Dr Alexy Karenowska is a magnetician with a research group based in Oxford’s Department of Physics. She completed her undergraduate degree in Engineering Science in 2007. She then went on to read for a D.Phil in Physics and was elected to a Fellowship by Examination at Magdalen in 2011, and a Fellowship by Special Election in 2014.
Alongside her work in magnetics, Alexy is also the Director of Technology at The Institute for Digital Archaeology (www.digitalarchaeology.org.uk), an organization dedicated to finding innovative technology-driven options for the documentation and preservation of heritage material. Alexy’s work is particularly focused on the application of 3D printing and machining technologies to the restoration or replication of damaged or destroyed archaeological structures and artefacts.
Alexy is Magdalen’s Widening Participation Fellow and has a special interest in helping potential applicants and their teachers learn more about the College. In connection with her work in physics, engineering, and archaeology, she runs an educational programme which works to bring to life the important relationships between the sciences, the arts, and the humanities.
Undergraduate Physics and Engineering Science courses in electromagnetism, circuit theory and electronics, solid state devices, optical and electronic communications, electrical machines, and control theory.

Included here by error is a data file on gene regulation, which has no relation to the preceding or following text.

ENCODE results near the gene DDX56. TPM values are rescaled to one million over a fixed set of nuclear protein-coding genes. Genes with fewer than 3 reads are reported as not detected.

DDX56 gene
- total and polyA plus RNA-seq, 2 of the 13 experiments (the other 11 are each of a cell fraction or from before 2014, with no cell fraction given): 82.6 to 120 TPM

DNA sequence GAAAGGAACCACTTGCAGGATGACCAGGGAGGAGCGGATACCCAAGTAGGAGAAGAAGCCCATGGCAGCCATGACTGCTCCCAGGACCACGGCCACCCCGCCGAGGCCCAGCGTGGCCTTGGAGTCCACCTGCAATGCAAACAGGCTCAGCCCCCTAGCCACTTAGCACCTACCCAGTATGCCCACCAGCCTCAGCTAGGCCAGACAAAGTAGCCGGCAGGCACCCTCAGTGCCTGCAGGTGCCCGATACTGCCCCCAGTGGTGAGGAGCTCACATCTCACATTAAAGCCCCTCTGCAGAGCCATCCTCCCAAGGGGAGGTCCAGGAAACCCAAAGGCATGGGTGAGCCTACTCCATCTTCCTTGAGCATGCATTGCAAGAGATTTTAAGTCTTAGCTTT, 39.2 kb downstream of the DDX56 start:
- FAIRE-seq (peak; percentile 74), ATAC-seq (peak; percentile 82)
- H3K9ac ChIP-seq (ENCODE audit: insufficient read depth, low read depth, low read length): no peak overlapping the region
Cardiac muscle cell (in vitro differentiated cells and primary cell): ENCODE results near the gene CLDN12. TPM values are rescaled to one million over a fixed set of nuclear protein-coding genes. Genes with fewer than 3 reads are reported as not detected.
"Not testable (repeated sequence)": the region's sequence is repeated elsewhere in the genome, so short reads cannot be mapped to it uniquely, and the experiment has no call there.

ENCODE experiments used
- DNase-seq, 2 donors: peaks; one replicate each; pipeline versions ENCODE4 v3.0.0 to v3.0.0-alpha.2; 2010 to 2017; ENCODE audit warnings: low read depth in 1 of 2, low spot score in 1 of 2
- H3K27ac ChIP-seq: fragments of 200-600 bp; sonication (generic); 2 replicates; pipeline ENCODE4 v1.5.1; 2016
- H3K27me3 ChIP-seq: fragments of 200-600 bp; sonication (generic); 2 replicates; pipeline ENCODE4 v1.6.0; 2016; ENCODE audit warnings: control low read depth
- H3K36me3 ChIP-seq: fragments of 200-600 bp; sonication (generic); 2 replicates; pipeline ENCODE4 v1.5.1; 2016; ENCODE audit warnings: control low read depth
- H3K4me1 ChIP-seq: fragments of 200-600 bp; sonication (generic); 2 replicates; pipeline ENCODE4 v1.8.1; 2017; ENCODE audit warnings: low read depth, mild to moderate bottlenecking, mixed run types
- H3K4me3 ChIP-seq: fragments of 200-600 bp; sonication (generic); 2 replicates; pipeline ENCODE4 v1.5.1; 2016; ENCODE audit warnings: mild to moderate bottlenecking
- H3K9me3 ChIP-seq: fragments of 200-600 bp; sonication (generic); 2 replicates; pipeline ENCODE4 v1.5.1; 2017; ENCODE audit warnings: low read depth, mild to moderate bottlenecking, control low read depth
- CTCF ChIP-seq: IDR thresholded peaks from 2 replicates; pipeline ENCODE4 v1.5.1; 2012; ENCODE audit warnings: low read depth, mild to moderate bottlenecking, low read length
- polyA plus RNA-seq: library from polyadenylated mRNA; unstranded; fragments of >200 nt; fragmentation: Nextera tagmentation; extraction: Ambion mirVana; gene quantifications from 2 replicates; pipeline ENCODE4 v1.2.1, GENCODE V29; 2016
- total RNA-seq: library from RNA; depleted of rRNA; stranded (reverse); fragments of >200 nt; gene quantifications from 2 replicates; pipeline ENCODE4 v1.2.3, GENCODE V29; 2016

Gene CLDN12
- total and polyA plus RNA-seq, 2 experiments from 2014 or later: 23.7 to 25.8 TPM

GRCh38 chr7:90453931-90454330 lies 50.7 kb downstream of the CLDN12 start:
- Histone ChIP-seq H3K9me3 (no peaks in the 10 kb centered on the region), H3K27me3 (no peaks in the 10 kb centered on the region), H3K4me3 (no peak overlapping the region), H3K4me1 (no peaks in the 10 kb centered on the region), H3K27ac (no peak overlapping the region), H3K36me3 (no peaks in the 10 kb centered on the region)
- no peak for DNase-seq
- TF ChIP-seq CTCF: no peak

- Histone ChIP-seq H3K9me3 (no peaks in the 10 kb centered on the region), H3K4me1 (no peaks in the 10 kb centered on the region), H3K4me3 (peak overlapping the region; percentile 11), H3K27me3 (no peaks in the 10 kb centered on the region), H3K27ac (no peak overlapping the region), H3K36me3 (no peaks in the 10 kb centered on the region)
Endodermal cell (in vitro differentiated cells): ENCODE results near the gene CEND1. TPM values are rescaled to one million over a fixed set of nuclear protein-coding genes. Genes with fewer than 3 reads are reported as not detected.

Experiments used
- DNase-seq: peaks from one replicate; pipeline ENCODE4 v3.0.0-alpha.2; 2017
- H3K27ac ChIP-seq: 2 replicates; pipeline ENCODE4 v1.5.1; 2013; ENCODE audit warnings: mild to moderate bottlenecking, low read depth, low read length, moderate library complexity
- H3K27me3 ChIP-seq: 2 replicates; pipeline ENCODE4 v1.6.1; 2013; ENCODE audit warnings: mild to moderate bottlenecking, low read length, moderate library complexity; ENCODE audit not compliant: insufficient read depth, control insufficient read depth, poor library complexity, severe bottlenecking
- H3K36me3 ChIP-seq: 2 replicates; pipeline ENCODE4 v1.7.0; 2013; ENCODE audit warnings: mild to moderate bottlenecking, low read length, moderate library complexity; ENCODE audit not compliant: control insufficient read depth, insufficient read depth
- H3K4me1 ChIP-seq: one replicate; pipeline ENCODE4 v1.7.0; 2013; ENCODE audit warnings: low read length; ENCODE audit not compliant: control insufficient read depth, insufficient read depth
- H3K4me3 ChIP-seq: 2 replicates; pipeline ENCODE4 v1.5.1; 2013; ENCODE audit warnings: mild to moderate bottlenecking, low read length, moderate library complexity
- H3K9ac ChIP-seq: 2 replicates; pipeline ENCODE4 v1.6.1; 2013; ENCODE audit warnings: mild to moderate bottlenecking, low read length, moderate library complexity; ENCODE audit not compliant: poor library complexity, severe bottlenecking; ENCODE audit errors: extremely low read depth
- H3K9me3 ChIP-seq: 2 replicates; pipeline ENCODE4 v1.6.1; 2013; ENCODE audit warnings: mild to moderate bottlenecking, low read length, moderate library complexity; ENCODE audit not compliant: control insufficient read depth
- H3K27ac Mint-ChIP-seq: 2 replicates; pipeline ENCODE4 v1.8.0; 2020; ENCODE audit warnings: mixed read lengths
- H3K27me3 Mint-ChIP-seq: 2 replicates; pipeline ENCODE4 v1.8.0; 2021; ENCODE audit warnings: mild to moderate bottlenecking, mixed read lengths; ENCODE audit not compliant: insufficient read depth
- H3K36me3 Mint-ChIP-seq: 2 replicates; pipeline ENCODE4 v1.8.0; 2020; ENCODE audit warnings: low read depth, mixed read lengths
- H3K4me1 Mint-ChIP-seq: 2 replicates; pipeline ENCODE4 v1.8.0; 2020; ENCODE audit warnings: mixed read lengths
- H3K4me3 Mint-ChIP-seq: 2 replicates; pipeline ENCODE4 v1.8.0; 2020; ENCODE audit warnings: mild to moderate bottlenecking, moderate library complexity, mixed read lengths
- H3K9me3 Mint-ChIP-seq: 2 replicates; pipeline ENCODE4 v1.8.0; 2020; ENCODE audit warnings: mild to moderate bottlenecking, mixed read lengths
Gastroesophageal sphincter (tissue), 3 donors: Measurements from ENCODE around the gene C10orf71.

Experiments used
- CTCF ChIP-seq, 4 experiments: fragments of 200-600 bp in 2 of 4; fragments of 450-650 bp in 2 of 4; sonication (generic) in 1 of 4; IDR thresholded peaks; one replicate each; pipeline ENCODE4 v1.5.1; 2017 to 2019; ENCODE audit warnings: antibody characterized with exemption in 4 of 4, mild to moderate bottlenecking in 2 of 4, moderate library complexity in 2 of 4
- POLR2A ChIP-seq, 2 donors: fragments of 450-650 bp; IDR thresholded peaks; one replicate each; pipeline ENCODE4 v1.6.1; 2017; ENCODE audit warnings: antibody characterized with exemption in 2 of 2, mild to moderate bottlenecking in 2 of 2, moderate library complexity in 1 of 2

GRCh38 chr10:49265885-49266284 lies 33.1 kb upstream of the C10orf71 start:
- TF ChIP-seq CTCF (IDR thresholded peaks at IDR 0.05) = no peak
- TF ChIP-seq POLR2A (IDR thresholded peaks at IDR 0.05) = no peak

Dr Karenowska’s main research interests lie in magnetics. In particular, she works on the study of fundamental and applied aspects of magnon dynamics. Magnons are the quanta of magnetic excitations known as spin-waves: microwave-frequency magnetic oscillations which can propagate over macroscopic distances through certain magnetic materials.
The dynamic properties of magnon systems are both rich and unusual; studying them experimentally not only offers important insight into the nuts and bolts of nanoscale magnetic physics, but provides a valuable route to improving our wider understanding of general wave and quasi-particle dynamics.
Magnon systems potentially provide the basis for novel types of magnetic information processing technology with exciting new functionalities.
Alexy’s activities in archaeology draw on her expertise in physics (in particular, electromagnetism) and electrical, mechanical, and civil engineering. She works on projects spanning photography and digital documentation to physical reconstruction of destroyed structures and artefacts. Alexy is the technical director of an international programme that has pioneered the application of architectural 3D printing and machining to the restoration and replication of archaeological structures that have been damaged or destroyed by conflict or natural disaster.